CANNON BEACH — When Barbara Drake and her husband left Portland and moved to a small farm in western Oregon’s Yamhill Valley in the late l980s, they saw it as a temporary relocation. But as the couple’s experiences on the farm multiplied — training herding dogs, enlisting a pair of traveling dowsers to help them find a well, and stargazing in the nightime darkness — they decided to hang onto their rural life as long as possible.
Drake articulates the lessons she has learned from her long years of country living in her latest memoir, “Morning Light: Wildflowers, Night Skies and Other Ordinary Joys of Oregon Country Life.”
Drake will speak about her book on Saturday, Feb. 11 as the February speaker for the Cannon Beach Library’s Northwest Author Series. The event will be held at 2 p.m., admission is free and the public is welcome.
Born in Kansas in l939, Drake moved to Oregon in l941, grew up in Coos Bay, and earned her Bachelor of Arts and Master of Fine Arts degrees from the University of Oregon. After teaching at Michigan State University, she returned to Oregon in l983 to develop the creative writing major at Linfield College, where she taught until 2007.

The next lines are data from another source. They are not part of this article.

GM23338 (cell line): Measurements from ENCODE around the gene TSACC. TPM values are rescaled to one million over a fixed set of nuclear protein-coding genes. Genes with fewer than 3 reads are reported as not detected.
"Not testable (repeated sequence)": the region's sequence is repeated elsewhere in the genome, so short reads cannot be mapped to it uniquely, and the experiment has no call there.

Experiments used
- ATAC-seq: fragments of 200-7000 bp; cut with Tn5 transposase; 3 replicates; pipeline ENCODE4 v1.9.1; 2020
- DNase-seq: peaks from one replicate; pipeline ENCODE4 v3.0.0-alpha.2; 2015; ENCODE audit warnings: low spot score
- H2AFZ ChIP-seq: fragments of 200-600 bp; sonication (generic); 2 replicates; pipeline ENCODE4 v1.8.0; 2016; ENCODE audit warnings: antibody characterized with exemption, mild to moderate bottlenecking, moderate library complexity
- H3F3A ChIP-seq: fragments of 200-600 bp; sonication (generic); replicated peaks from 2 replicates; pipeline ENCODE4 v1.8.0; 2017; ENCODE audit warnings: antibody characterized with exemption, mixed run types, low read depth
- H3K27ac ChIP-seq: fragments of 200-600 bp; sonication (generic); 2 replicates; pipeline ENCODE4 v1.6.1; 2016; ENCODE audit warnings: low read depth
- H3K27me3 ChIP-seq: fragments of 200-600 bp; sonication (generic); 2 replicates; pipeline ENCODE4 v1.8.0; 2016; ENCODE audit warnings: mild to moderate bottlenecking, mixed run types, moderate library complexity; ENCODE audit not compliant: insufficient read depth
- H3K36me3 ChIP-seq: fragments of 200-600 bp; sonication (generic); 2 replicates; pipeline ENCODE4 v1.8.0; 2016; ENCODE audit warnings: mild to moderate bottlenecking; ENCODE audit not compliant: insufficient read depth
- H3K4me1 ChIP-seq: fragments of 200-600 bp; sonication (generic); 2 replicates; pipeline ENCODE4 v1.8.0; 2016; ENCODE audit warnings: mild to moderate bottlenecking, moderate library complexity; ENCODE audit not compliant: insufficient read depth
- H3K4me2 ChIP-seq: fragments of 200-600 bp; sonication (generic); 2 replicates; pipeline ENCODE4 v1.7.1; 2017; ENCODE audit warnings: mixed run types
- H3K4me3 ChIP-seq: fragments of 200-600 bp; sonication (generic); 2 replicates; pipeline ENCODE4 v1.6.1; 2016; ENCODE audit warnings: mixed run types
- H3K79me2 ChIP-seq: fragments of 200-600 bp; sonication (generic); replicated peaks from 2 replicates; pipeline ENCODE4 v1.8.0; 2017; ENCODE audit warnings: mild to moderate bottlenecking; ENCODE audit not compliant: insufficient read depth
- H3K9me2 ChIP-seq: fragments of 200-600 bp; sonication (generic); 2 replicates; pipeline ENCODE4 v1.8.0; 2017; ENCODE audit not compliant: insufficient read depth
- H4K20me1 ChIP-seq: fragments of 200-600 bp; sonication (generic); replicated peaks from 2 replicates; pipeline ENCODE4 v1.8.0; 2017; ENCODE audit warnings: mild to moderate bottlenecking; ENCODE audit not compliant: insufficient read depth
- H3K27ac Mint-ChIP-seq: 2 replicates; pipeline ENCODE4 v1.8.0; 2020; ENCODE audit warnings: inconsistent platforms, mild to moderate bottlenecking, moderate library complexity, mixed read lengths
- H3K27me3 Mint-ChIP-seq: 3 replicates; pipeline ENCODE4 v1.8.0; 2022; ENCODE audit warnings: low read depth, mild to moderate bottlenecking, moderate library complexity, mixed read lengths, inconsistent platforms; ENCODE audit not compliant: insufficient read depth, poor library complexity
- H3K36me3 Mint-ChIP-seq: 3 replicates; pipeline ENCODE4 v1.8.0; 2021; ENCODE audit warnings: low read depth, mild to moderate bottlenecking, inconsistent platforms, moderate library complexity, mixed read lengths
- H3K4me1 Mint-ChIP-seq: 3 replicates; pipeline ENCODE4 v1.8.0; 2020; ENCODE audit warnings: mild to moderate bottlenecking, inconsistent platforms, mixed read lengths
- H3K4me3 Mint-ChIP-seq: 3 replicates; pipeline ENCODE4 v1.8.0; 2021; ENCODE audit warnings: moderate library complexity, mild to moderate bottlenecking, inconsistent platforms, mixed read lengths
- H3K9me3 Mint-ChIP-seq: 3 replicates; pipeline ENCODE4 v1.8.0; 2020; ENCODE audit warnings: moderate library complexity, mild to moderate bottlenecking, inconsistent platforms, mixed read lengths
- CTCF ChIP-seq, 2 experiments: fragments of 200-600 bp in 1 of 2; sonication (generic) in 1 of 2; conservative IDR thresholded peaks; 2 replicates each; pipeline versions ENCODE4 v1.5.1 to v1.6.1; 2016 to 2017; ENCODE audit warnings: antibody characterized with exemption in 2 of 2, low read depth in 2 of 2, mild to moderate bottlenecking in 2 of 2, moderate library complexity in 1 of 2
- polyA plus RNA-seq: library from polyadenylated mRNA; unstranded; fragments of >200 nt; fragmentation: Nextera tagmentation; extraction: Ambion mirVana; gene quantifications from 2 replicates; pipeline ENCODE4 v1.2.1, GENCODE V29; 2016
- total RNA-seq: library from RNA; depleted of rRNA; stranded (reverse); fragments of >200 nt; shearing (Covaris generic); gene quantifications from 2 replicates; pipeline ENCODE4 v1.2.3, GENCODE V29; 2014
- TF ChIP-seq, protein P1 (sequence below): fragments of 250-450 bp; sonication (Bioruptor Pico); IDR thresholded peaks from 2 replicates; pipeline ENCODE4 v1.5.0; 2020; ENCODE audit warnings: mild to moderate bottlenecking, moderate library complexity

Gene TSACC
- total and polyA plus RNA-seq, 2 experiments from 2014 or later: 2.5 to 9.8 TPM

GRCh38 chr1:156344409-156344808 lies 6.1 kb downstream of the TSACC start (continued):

Drake writes nonfiction, fiction and poetry. She is the author of “Writing Poetry,” a college textbook, in print since 1983. Her earlier memoir, “Peace at Heart: on Oregon Country Life,” was a l999 Oregon Book Award finalist. “Peace at Heart” describes her early year on the small sheep ranch/vineyard outside of Yamhill and conveys her deep love of the quiet lifestyle and her joy in little things, whether describing the successes and travails of the beginning farmer or the savoring of their homegrown wines.
“Morning Light” was published by Oregon State University Press in 2014. Replete with records of native wildflowers, an encounter with an elderly man who lived on her farm 80 years ago, and an old family recipe for wild blackberry pudding, “Morning Light” is an appreciation and exploration of the landscape of western Oregon.
In nearly 30 years of small farm living, Drake has trained her eye on the natural world sharing her beloved place. The mosses thriving on the forest floor, or the quick work a couple of coyotes can make of sheep or chickens, the anxiety of well-drilling, her satisfaction in recognizing constellations in the night sky — this is the stuff of Drake’s life and it fills her latest book.
As entertaining and instructive as it is personal and reflective, Drake’s writing will resonate with anyone who has experienced a convergence of family history with natural history, considered their place in the historical continuum, or wondered if their lifestyle can be sustained with age.
In a world where even “the country” is becoming increasingly citified, “Morning Light” reminds us why we should care for rural landscapes — while we still can.